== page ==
Interpretive Summary: 129 Genomic Relationship Between PRRSV Wild-type Infection and PRRSV Vaccination for Antibody Response and Reproductive Performance
By Caitlin Vanderohe
The selection of swine for production typically occurs in a purebred, high health, biosecure nucleus herd. However, this selection and management system limits industry capabilities to genetically select for traits the confer disease resistance and antibody response to pathogen challenges. One of these traits that has been proposed as an indicator for improved reproductive response to Porcine Reproductive and Respiratory Syndrome (PRRSV) is the sample to positive ratio. However, while investigators have demonstrated genetic utility of this trait, the S/P ratio needs to be assessed after PRRSV vaccination or outbreak and few have demonstrated the applicability of this ratio to crossbred performance, which may limit its utility. Therefore, recent work, published in the Journal of Animal Science, by Sanglard et al. assessed the genetic relationships between the S/P ratio and performance in a purebred population that experienced a PRRSV outbreak and a crossbred population that underwent PRRSV vaccination.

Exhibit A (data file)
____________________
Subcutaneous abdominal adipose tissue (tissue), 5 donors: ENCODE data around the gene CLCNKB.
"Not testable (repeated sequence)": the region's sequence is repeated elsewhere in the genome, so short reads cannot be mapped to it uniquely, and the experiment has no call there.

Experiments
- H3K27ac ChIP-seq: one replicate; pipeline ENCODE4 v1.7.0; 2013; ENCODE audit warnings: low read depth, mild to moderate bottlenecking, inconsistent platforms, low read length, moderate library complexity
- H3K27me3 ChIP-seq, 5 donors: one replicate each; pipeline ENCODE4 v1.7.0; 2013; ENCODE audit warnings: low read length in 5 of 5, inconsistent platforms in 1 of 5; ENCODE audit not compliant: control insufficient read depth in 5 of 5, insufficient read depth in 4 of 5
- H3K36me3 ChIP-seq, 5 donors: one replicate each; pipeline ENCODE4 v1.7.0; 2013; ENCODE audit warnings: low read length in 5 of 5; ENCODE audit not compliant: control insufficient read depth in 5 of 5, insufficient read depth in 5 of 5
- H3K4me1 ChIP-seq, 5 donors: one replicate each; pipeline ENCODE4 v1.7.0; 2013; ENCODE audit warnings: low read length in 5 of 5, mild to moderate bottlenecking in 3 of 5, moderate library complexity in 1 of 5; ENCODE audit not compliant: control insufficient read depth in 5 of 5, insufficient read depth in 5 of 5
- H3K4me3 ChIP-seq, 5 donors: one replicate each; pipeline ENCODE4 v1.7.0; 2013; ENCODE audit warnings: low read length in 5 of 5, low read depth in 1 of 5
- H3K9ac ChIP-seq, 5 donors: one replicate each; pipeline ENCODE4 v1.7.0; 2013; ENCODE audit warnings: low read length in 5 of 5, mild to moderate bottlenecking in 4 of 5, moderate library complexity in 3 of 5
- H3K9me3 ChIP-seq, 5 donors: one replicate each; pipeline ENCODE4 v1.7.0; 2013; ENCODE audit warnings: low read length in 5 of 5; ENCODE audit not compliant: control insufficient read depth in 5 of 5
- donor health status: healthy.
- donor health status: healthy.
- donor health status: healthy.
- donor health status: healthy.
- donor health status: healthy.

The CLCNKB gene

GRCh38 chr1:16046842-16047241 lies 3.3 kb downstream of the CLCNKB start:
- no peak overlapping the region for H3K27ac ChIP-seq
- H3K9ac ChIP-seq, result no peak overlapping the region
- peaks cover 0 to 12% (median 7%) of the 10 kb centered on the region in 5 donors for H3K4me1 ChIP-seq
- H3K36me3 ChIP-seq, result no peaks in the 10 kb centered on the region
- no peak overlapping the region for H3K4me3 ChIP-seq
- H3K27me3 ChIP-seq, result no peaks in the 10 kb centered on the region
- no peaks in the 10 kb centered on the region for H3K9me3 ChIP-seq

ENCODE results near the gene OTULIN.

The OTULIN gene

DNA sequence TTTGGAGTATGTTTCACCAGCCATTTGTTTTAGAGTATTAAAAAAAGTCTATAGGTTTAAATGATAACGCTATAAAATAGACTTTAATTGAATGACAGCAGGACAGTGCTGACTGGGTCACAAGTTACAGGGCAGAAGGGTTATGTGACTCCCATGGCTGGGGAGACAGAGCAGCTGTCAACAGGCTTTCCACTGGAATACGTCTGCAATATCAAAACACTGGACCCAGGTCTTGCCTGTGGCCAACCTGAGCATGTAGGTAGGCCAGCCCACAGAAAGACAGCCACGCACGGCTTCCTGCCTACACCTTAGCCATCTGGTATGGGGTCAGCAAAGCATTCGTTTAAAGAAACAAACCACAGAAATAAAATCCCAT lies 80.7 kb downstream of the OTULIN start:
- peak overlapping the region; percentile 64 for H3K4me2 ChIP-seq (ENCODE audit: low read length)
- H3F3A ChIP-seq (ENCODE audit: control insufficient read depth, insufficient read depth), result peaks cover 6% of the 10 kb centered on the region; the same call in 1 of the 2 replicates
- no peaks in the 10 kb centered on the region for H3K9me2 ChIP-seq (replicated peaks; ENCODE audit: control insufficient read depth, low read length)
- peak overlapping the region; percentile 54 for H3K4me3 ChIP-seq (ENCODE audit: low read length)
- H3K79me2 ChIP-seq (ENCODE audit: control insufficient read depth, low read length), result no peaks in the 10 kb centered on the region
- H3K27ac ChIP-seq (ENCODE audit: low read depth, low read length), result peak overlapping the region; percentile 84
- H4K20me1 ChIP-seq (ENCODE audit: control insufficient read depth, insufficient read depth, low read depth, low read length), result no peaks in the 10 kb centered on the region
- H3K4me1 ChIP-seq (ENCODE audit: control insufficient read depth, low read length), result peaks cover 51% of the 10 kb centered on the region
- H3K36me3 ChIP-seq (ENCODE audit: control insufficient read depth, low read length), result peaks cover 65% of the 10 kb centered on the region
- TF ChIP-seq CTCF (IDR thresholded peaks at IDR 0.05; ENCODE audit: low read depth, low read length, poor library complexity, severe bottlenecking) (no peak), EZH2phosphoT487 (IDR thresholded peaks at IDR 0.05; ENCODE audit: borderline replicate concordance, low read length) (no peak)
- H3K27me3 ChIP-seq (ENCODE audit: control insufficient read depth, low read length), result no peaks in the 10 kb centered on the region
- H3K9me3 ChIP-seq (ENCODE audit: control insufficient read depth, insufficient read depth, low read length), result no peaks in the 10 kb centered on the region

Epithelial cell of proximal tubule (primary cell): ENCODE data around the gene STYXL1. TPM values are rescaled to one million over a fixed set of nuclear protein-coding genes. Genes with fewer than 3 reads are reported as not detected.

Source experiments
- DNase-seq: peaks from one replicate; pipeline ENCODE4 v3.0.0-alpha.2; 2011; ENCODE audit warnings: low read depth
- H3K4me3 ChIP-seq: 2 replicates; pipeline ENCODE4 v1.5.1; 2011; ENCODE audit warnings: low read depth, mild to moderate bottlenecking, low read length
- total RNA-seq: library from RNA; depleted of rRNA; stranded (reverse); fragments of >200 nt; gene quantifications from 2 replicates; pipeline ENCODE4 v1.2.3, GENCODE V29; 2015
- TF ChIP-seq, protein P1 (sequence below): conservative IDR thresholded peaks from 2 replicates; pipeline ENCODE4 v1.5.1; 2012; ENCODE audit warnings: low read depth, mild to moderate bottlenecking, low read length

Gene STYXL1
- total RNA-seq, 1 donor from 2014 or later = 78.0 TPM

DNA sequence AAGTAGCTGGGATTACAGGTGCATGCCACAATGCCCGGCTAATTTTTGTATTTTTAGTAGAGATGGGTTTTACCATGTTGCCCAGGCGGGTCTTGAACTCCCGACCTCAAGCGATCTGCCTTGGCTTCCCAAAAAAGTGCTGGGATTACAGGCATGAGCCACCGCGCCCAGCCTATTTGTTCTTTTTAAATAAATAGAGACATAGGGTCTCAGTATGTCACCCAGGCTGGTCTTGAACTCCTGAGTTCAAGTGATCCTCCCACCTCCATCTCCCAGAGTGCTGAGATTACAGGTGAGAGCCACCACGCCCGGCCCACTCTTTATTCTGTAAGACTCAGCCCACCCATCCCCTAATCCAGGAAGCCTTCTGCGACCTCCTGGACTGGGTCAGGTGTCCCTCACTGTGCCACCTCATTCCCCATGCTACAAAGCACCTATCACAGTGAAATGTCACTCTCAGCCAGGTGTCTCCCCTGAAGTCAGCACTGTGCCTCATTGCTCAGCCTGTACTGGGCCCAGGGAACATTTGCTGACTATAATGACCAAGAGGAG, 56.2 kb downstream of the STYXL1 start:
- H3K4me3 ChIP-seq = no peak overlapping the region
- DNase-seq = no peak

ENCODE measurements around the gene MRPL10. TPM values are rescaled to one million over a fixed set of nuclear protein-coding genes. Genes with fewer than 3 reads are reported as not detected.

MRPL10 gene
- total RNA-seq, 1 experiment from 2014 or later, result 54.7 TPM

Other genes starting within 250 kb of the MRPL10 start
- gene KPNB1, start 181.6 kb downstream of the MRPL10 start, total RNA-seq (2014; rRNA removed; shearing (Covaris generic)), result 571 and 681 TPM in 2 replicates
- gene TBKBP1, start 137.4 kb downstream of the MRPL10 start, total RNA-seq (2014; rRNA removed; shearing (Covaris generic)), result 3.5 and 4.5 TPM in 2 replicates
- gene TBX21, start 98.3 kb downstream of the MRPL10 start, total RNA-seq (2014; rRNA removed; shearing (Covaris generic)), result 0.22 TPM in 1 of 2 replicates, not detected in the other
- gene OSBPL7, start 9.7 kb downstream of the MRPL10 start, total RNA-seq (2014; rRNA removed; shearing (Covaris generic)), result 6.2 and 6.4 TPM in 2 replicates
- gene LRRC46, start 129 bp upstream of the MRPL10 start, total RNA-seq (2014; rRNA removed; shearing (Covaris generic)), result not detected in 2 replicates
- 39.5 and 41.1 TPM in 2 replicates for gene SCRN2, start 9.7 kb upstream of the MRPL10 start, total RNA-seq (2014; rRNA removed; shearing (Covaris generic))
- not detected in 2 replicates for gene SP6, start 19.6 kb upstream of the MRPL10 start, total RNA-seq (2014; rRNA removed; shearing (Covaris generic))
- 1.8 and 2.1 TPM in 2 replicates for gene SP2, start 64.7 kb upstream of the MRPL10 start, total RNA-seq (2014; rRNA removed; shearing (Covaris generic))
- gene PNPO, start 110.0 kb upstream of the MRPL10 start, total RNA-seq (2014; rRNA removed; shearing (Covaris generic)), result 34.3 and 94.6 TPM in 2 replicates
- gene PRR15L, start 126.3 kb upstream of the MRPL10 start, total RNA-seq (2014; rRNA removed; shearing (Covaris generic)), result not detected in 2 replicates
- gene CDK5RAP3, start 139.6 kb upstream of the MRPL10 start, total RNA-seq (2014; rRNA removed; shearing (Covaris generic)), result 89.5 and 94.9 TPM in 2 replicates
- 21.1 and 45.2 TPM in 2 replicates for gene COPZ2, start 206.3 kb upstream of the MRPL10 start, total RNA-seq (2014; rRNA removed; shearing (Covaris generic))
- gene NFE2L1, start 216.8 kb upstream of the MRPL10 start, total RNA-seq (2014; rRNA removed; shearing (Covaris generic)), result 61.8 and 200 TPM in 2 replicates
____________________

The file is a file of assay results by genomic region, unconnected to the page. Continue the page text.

Data collected demonstrated that S/P ratio after a PRRSV outbreak was genotypically correlated with S/P after vaccination, and both of these traits are influenced by genes in the MHC class II region on Sus Scrofa Chromosome 7. Additionally, S/P after vaccination was favorably correlated with reproductive performance in non-infected purebred sows and PRRSV-infected purebred sows. This study also showed that associations between antibody response and reproductive performance; a specific heterozygote genotype in this MHC region was associated with improved antibody response and improved body composition in PRRSV-exposed sows. Overall, this study demonstrated the potential challenges and utility of genetic selection based on antibody response in commercial swine production.